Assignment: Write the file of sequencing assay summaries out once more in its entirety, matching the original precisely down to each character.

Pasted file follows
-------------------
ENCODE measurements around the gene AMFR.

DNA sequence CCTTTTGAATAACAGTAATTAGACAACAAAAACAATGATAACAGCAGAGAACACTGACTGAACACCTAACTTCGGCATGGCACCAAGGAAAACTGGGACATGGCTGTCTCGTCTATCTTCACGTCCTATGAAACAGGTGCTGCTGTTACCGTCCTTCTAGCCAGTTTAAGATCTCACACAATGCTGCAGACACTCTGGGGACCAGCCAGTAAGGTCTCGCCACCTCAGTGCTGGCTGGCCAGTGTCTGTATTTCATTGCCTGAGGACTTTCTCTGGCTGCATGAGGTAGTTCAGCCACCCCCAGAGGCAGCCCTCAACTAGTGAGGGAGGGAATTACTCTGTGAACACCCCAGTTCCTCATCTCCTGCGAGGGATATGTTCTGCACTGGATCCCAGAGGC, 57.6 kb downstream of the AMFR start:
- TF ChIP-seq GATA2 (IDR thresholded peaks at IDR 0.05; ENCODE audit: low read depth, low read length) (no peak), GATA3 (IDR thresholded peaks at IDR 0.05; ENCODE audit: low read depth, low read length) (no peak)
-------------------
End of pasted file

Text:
ENCODE measurements around the gene AMFR.

DNA sequence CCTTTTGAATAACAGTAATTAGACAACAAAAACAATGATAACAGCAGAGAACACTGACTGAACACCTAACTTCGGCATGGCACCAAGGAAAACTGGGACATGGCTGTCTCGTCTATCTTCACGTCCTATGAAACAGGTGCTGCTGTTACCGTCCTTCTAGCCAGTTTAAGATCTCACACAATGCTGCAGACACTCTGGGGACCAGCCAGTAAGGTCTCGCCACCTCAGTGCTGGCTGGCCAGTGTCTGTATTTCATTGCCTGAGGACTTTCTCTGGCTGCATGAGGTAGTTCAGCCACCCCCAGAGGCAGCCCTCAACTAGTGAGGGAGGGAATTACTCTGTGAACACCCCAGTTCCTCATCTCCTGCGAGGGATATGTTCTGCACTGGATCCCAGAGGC, 57.6 kb downstream of the AMFR start:
- TF ChIP-seq GATA2 (IDR thresholded peaks at IDR 0.05; ENCODE audit: low read depth, low read length) (no peak), GATA3 (IDR thresholded peaks at IDR 0.05; ENCODE audit: low read depth, low read length) (no peak)